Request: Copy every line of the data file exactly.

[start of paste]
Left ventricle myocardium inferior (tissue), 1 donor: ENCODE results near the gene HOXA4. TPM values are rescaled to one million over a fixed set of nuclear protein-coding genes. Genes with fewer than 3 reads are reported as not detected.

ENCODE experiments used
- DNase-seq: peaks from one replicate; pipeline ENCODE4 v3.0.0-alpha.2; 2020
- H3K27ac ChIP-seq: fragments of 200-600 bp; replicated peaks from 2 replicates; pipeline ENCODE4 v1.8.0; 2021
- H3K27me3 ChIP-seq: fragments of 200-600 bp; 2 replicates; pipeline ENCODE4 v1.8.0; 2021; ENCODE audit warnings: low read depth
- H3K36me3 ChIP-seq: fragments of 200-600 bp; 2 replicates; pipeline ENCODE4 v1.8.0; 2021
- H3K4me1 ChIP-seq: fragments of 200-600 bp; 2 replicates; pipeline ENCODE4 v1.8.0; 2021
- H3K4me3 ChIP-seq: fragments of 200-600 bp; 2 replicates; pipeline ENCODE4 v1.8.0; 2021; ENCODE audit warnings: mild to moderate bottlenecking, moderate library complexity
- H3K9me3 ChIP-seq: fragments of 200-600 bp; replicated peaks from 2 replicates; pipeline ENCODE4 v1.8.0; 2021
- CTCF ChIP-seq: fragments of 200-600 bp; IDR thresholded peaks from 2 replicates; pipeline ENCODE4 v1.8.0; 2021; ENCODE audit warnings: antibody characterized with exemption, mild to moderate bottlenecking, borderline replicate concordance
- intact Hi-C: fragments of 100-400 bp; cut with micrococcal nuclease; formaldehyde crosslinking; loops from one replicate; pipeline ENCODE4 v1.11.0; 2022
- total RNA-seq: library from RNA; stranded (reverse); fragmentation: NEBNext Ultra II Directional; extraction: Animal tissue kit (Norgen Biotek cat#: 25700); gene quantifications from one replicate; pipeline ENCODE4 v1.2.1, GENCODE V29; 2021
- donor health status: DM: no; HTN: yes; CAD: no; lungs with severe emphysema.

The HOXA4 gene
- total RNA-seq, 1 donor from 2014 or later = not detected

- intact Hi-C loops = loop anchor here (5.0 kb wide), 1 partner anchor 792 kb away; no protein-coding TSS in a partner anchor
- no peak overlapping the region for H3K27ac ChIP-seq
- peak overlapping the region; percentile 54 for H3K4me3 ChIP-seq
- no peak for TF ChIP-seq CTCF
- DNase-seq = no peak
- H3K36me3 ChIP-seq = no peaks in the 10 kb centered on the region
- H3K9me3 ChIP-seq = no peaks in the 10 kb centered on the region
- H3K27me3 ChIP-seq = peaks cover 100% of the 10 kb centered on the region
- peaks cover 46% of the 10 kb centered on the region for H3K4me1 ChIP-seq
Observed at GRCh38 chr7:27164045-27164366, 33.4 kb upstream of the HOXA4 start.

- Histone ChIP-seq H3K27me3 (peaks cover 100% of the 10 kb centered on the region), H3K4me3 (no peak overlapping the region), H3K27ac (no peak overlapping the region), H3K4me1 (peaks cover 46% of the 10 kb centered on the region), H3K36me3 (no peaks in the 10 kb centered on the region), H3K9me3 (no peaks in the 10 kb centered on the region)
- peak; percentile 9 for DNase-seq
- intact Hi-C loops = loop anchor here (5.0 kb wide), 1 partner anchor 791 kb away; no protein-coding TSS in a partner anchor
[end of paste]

Left ventricle myocardium inferior (tissue), 1 donor: ENCODE results near the gene HOXA4. TPM values are rescaled to one million over a fixed set of nuclear protein-coding genes. Genes with fewer than 3 reads are reported as not detected.

ENCODE experiments used
- DNase-seq: peaks from one replicate; pipeline ENCODE4 v3.0.0-alpha.2; 2020
- H3K27ac ChIP-seq: fragments of 200-600 bp; replicated peaks from 2 replicates; pipeline ENCODE4 v1.8.0; 2021
- H3K27me3 ChIP-seq: fragments of 200-600 bp; 2 replicates; pipeline ENCODE4 v1.8.0; 2021; ENCODE audit warnings: low read depth
- H3K36me3 ChIP-seq: fragments of 200-600 bp; 2 replicates; pipeline ENCODE4 v1.8.0; 2021
- H3K4me1 ChIP-seq: fragments of 200-600 bp; 2 replicates; pipeline ENCODE4 v1.8.0; 2021
- H3K4me3 ChIP-seq: fragments of 200-600 bp; 2 replicates; pipeline ENCODE4 v1.8.0; 2021; ENCODE audit warnings: mild to moderate bottlenecking, moderate library complexity
- H3K9me3 ChIP-seq: fragments of 200-600 bp; replicated peaks from 2 replicates; pipeline ENCODE4 v1.8.0; 2021
- CTCF ChIP-seq: fragments of 200-600 bp; IDR thresholded peaks from 2 replicates; pipeline ENCODE4 v1.8.0; 2021; ENCODE audit warnings: antibody characterized with exemption, mild to moderate bottlenecking, borderline replicate concordance
- intact Hi-C: fragments of 100-400 bp; cut with micrococcal nuclease; formaldehyde crosslinking; loops from one replicate; pipeline ENCODE4 v1.11.0; 2022
- total RNA-seq: library from RNA; stranded (reverse); fragmentation: NEBNext Ultra II Directional; extraction: Animal tissue kit (Norgen Biotek cat#: 25700); gene quantifications from one replicate; pipeline ENCODE4 v1.2.1, GENCODE V29; 2021
- donor health status: DM: no; HTN: yes; CAD: no; lungs with severe emphysema.

The HOXA4 gene
- total RNA-seq, 1 donor from 2014 or later = not detected

- intact Hi-C loops = loop anchor here (5.0 kb wide), 1 partner anchor 792 kb away; no protein-coding TSS in a partner anchor
- no peak overlapping the region for H3K27ac ChIP-seq
- peak overlapping the region; percentile 54 for H3K4me3 ChIP-seq
- no peak for TF ChIP-seq CTCF
- DNase-seq = no peak
- H3K36me3 ChIP-seq = no peaks in the 10 kb centered on the region
- H3K9me3 ChIP-seq = no peaks in the 10 kb centered on the region
- H3K27me3 ChIP-seq = peaks cover 100% of the 10 kb centered on the region
- peaks cover 46% of the 10 kb centered on the region for H3K4me1 ChIP-seq
Observed at GRCh38 chr7:27164045-27164366, 33.4 kb upstream of the HOXA4 start.

- Histone ChIP-seq H3K27me3 (peaks cover 100% of the 10 kb centered on the region), H3K4me3 (no peak overlapping the region), H3K27ac (no peak overlapping the region), H3K4me1 (peaks cover 46% of the 10 kb centered on the region), H3K36me3 (no peaks in the 10 kb centered on the region), H3K9me3 (no peaks in the 10 kb centered on the region)
- peak; percentile 9 for DNase-seq
- intact Hi-C loops = loop anchor here (5.0 kb wide), 1 partner anchor 791 kb away; no protein-coding TSS in a partner anchor